Benjamin Studebaker

Yet Another Attempt to Make the World a Better Place by Writing Things

Tag: Brazil

How Brazil Got the Worst Austerity Program in the World

Brazil’s new president, Michel Temer, has introduced austerity via constitutional amendment, freezing Brazil’s state spending at 2016 levels for 20 years, allowing it to increase only at the rate of inflation. This is really dumb–if Brazil’s population grows, or Brazil has an economic crisis, or Brazil has to go to war, it will be trapped within 2016 fiscal parameters. So as its population grows, the same level of spending will be divided across ever larger numbers of people, and if Brazil gets into major trouble it will only be able to pay for emergency measures by lashing social spending. To make matters worse, the amendment disallows its own repeal for a 10 year minimum, so there is nothing anyone in Brazil can constitutionally do about this ridiculous rule until 2027. But you know what makes this even more incredible? Temer was never elected president of Brazil in the first place. What follows is the bizarre story of how Brazil’s broken constitution empowered a man committed to an absurd political agenda.

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Great Power Graphapalooza

In the course of doing my MA at the University of Chicago, I’ve had the opportunity to take a class from John Mearsheimer. Mearsheimer is one of the most widely renowned structural realists in the international relations game today. He disagrees with much of US foreign policy since the end of the Cold War, lamenting the US’s decision to expend its energies maintaining large military presences in regions of the world that contain no threats to the United States. Mearsheimer calls for a strategy of offshore balancing, in which the United States only intervenes in critical regions in order to prevent those regions from being dominated completely by another state. Otherwise, he recommends the US save its strength. I found myself curious today about what many of the world’s region’s power relationships might look like if the United States were to withdraw militarily and allow the powers in those regions to engage in security competition with one another, and I have taken some time to run the figures and make a vast plethora of charts to share with you.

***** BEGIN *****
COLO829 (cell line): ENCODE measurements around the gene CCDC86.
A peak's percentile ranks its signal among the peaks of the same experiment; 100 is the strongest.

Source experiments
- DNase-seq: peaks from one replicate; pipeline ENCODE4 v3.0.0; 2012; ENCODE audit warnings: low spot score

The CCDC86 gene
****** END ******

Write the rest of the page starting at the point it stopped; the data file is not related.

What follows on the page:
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Developing Countries Shouldn’t Host the Olympics

The 2014 Winter Olympics in Sochi, Russia got started yesterday. In the run-up, we’ve heard a variety of zany stories, from booked hotel rooms that for whatever reason were not ready┬áto a road so expensive it could have been paved with foie gras. The Sochi games may go off without a hitch from here on out, and I wish the Russians the best of luck, but developing countries are not good choices for hosting major sporting events, whether they be the Olympics, the World Cup, or any such thing. I say this not because the athletes and foreign press have to make do with inferior conditions (although sometimes they do), but because it is not in the interest of the citizens of developing countries for their states to host these games.

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Why are We Enemies with Iran?

An interesting question occurred to me today–why are we (we being developed countries generally, but the US in particular) enemies with the Islamic Republic of Iran? What is the fundamental problem with Iran that makes it impossible for us to trade with it, buy its oil, and otherwise maintain friendly relations with it? When I asked myself this question, I could not immediately produce a response that seemed wholly justifiable or acceptable to me. So let’s explore it further.

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